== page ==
This month, we’re featuring Beverly Cherner, a long-time member of our California Environmental Grassroots funding board. Beverly has dedicated her entire career to the environmental field, focusing on equitably connecting people of all backgrounds with nature – in fact, she was Executive Director Tim Little’s supervisor during the first steps of his environmental career at Communities for a Better Environment! Beverly currently works as Director of Institutional Giving at the Golden Gate National Parks Conservancy.We had the opportunity to interview Beverly about her decades of environmental advocacy and education, what drew her to the Grassroots Fund, and the activities she enjoys outside of work. Get to know Beverly!
You have dedicated your entire career to protecting the environment and advancing equity in the outdoors. What do you enjoy most about working in this space?
It’s difficult to pick just one aspect because I find this work gratifying on multiple levels. Growing up in an activist household in multicultural Detroit during the civil rights movement, I was aware of racial and economic disparities. As an adult, I realized that nature provides so many benefits for mental and physical health, and everyone has the right to experience that. Working at the intersection of the environment and equity is my passion and my privilege. This work has taught me to listen deeply to others about their experiences, and I thrive on continually learning from them about how I can best create an inclusive environmental movement.
What inspired you to join the funding board of the California Environmental Grassroots Fund?
The Grassroots Fund is unique in the grantmaking world, supporting groups of community activists who don’t have access to traditional sources of funding. They’re primarily comprised of volunteers without the assets to invest in professional fundraising. The Rose Foundation not only provides financial support but offers practical tools for organizational capacity through topics such as board development and using technology. The combination of grantmaking and trainings launches effective community-based groups on a path of being self-sustaining. It’s fulfilling to be part of making that success happen.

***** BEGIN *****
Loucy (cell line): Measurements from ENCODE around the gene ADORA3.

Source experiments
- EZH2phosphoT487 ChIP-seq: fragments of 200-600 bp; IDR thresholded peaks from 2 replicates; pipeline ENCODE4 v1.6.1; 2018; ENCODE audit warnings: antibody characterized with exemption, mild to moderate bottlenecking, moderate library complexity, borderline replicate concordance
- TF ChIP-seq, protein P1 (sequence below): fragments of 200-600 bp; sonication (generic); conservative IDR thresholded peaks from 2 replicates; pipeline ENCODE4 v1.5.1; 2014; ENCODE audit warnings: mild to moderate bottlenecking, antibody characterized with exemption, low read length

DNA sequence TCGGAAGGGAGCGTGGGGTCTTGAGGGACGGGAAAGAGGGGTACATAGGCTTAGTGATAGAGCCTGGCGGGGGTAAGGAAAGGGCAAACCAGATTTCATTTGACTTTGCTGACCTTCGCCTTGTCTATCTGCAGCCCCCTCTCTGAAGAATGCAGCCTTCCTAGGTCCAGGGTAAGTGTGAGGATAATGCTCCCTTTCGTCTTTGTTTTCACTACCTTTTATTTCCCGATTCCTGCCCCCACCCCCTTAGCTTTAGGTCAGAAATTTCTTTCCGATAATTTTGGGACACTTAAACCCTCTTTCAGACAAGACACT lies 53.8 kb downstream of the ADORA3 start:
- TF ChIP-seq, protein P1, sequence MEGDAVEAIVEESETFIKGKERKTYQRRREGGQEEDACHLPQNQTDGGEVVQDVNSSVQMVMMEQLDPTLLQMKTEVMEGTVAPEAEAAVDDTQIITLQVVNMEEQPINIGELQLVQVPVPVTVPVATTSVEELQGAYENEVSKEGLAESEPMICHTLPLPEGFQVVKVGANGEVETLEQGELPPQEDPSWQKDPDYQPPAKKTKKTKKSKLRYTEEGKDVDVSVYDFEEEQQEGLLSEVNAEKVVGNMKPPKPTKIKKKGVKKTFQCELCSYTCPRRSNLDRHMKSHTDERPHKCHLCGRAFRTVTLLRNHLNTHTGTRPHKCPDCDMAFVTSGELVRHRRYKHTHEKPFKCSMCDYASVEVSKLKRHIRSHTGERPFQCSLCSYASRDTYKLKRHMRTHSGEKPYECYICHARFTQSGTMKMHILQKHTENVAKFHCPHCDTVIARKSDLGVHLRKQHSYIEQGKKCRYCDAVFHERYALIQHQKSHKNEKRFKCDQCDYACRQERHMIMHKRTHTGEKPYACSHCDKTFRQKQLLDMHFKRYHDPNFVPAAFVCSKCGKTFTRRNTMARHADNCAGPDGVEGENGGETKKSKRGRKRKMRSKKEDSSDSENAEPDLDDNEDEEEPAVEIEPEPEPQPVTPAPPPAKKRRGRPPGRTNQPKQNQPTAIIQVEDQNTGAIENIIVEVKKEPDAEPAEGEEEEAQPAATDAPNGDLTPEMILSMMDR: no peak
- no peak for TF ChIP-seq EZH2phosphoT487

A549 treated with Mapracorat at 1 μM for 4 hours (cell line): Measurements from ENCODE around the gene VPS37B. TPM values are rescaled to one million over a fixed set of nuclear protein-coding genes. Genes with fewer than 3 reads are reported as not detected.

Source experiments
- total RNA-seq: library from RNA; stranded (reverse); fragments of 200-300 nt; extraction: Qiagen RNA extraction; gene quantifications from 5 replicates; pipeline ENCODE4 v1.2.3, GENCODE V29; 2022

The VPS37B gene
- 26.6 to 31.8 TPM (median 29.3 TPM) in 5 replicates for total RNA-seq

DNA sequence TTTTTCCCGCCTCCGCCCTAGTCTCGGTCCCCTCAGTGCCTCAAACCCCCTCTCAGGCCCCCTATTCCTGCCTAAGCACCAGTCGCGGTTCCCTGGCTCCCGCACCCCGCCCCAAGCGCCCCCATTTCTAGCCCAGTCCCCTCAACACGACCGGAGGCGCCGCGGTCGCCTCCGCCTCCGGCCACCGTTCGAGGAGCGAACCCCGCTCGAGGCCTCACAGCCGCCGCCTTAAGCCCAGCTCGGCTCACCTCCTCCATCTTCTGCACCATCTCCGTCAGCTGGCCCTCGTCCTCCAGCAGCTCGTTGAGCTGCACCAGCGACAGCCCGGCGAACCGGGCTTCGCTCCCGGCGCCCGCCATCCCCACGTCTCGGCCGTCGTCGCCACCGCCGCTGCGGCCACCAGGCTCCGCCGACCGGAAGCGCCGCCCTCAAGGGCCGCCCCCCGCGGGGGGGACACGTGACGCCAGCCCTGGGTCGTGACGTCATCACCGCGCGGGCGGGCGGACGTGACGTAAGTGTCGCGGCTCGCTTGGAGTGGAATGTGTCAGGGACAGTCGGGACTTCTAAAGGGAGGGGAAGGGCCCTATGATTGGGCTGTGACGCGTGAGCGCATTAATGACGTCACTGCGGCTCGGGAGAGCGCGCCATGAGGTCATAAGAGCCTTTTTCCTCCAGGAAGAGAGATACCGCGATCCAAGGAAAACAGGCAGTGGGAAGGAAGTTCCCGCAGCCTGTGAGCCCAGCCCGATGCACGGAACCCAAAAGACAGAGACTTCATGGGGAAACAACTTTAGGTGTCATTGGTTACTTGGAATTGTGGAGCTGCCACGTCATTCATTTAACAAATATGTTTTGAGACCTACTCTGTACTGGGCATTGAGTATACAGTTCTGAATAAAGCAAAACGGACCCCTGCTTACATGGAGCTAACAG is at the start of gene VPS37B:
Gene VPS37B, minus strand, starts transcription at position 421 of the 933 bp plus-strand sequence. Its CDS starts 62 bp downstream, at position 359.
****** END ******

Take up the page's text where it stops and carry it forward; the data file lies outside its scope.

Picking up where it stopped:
How has your background in environmental advocacy and education supported your work on the funding board?
As an urban child, my nature connections were the ants in the cracks in the driveway and a lilac bush growing in the alley behind my house. In my work as an outdoor educator, I loved seeing the joy that nature brought to schoolkids. I focused on making experiences relevant to their daily lives, so they could understand that their connections with the environment are lifelong and continue whether they live in cities or rural areas. Coming from an activist background myself, I recognize the unglamorous tasks associated with grassroots work and the stamina that’s needed to engage in this work for the long haul. I admire our grantees for all they accomplish.
What has been your favorite role or most memorable experience serving as a board member?
The Grassroots Fund board spent a couple days in the Bakersfield area, hosted by some of our grantees. Hearing their stories about successfully organizing to protect their drinking water and stopping the installation of air-polluting oil drills was inspiring and I was moved by their commitment. I also loved visiting the parks and community gardens they’d created. It was powerful to meet the people doing such important work for their communities, that we otherwise only read about in their applications or in the news.
As a California resident, how do you spend your time outside of work during these beautiful winter months?
Winter is exciting because it’s when more than 8 million waterfowl, raptors, and other birds winter in the Central Valley. I spend a lot of weekends at wildlife refuges and on rural backroads—just staring and listening. It’s easy to access some of the refuges that are only a few minutes’ drive from I-5. I think about all the people driving nearby without realizing they’re traveling through an extraordinary concentration of birds along the Pacific Flyway. There’s nothing like watching a bald eagle fly over a huge flock of snow geese that then take flight all at once, with thousands of simultaneous wingbeats sounding like a motor. Equally beautiful are the groups of tundra swans and sandhill cranes gracefully feeding on the remnants of crops in farm fields. As a nature photographer, I feel fortunate to witness this spectacle every year.